Monday, September 03, 2007


Weekly Parshas Blogging: the latter paragraphs apply to the recent missing weeks of weekly parshas blogging as well

Wow -- I know this time of year the Haftarah and Torah portions are not necessarily linked by content, but this week, reading conditional curses from Deuteronomy on the one hand and then the message of "tritero"-Isaiah on the other hand ... talk about a contrast!

Or maybe not: the latter parts of Isaiah were written during a time of return from a period of exile (if only our modern Zionists would pay more attention to the eschatology of Isaiah in their current desire to return from exile) while Deuteronomy is ostensibly about preparing the Hebrews to settle in Israel. OTOH, modern scholarship (well, not so modern anymore) tells us that Deuteronomy was written when, if you'll pardon the Biblical pun, the writing was on the wall for the Kingdom of Judah. So while Deuteronmy talks of preparing the Hebrews to enter Israel, it's real message is to explicate what went wrong (modern supporters of Israel thus should pay close attention to the curses in this book: we must heed, for example, environmental concerns -- consider how much of the Israeli/Palestinian conflict really resolves around water even though people don't always want to admit it for some reason ... admit folks! you're livin' in a frickin' desert!) as well as to develop something novel, an identity based not on nationhood but on following a Divinely granted law -- i.e. Judaism.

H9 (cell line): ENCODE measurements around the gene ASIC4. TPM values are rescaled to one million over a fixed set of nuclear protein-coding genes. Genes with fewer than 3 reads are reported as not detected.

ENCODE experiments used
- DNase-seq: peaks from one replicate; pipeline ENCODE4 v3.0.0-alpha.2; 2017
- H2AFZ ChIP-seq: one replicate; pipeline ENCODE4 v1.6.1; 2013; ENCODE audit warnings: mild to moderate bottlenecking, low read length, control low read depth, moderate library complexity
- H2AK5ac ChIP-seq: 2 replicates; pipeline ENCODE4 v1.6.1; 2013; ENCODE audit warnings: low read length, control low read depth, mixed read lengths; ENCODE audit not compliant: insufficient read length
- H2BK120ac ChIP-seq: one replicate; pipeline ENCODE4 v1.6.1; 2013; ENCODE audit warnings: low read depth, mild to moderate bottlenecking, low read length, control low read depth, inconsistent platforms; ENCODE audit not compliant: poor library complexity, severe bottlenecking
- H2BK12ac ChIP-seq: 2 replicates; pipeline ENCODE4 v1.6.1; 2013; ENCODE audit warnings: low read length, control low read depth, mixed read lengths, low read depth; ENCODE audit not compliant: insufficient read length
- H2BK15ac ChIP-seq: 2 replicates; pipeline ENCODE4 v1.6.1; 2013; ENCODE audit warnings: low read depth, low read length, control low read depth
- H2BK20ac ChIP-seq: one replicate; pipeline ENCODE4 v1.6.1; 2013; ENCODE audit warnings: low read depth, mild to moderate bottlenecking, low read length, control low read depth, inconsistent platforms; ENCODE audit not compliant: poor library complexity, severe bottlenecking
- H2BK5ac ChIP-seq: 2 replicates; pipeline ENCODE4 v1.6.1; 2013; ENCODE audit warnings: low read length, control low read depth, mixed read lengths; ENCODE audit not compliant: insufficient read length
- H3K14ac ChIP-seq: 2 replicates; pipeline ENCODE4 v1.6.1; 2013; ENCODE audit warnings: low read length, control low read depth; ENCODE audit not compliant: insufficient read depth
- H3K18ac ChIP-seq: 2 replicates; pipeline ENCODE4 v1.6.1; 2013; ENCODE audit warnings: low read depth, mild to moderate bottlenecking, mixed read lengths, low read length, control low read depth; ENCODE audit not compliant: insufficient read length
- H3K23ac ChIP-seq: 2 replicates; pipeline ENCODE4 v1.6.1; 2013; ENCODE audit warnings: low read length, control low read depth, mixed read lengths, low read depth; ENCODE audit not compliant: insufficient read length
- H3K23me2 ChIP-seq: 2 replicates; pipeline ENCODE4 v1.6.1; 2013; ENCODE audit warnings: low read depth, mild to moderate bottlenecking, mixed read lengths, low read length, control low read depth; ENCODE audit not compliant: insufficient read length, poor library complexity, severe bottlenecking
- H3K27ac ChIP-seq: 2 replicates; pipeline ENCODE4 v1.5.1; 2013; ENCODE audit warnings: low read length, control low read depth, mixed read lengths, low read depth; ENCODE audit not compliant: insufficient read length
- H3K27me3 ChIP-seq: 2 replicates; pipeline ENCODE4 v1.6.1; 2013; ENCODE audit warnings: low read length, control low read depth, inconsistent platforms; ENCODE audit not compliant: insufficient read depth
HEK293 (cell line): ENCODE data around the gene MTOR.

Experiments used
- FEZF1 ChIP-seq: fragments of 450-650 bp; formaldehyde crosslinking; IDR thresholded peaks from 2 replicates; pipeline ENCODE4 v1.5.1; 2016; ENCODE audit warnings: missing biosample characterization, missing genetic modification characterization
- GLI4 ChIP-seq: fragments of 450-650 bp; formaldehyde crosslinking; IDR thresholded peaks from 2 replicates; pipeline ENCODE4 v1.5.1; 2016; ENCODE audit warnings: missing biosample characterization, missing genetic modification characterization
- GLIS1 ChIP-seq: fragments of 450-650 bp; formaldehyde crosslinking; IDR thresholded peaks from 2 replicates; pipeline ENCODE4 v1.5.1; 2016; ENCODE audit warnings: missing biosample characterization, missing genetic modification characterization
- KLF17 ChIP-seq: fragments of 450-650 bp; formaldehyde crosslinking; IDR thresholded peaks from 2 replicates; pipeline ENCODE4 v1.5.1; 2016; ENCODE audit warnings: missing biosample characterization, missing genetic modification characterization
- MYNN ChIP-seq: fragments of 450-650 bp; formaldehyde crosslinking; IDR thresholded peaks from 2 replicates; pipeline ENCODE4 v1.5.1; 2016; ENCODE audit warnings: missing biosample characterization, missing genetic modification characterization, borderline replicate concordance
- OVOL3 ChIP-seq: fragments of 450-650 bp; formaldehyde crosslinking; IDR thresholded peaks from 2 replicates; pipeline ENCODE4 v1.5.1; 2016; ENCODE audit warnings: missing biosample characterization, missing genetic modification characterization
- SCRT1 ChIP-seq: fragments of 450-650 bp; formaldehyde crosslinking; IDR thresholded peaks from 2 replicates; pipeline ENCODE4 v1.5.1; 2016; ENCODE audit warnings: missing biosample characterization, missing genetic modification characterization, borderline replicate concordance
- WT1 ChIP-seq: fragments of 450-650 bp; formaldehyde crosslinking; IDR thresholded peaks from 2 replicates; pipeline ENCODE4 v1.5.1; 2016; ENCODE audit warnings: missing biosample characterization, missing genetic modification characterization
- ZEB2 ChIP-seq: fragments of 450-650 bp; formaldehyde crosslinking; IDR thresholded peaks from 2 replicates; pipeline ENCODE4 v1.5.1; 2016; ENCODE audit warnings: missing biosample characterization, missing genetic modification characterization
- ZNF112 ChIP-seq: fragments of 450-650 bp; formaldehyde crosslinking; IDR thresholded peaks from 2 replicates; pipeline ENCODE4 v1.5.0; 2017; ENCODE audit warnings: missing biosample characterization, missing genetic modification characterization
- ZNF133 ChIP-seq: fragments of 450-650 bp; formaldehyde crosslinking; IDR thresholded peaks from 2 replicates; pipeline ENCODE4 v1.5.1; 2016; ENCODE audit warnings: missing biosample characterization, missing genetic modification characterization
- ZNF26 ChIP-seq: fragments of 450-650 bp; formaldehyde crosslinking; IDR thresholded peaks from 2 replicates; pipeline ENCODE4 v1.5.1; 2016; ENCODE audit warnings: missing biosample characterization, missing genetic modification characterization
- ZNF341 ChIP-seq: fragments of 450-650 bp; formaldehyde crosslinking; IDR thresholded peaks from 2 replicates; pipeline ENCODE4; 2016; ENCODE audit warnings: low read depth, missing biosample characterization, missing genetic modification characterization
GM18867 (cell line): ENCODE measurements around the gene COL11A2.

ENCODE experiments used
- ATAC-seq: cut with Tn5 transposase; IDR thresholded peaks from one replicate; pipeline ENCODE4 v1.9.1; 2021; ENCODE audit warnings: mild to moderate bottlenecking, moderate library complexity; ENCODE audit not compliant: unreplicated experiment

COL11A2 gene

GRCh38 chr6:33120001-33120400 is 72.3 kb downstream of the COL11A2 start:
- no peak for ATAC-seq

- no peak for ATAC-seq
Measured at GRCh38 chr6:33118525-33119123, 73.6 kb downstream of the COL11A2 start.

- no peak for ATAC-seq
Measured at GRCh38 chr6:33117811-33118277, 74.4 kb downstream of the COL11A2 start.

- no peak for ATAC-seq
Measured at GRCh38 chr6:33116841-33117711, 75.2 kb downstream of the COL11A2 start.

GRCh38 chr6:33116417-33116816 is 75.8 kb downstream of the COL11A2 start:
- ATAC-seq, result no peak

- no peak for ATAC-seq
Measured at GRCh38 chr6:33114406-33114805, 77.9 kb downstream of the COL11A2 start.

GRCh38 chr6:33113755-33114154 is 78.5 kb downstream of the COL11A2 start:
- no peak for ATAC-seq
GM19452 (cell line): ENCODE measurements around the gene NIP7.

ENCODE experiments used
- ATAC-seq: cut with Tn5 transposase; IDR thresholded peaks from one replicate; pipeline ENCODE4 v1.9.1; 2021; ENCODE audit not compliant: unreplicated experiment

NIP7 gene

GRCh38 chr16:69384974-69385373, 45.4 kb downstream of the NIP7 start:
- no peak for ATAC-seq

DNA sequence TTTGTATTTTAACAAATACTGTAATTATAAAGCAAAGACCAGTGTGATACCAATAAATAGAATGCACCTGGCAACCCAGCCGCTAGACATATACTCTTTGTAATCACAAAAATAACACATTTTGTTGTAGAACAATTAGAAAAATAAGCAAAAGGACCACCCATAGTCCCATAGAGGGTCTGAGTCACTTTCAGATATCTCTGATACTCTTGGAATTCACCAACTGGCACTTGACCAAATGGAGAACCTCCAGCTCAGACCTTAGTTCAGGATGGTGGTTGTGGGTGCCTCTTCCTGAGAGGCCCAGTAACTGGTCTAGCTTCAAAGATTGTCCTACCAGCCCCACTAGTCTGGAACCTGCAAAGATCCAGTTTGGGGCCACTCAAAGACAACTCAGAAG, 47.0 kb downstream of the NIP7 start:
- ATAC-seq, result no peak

So in a sense, the latter parts of Isaiah, which describe the "fulfillment" of Judaism and Deuteronomy are bookends: not only of the Babylonian exile, but also the path set forth in Deuteronomy (which will later urge us to choose life, a choice about which many people are horribly confused, see my previous post) is a path out of the exile which all of us experience at one time and a path to God. And when this path is well enough traveled, perhaps the Messianic expectations of the Isaiahs, realized for the first Isaiah by Hezekiah, will be realized for us all in the Messianic Age.

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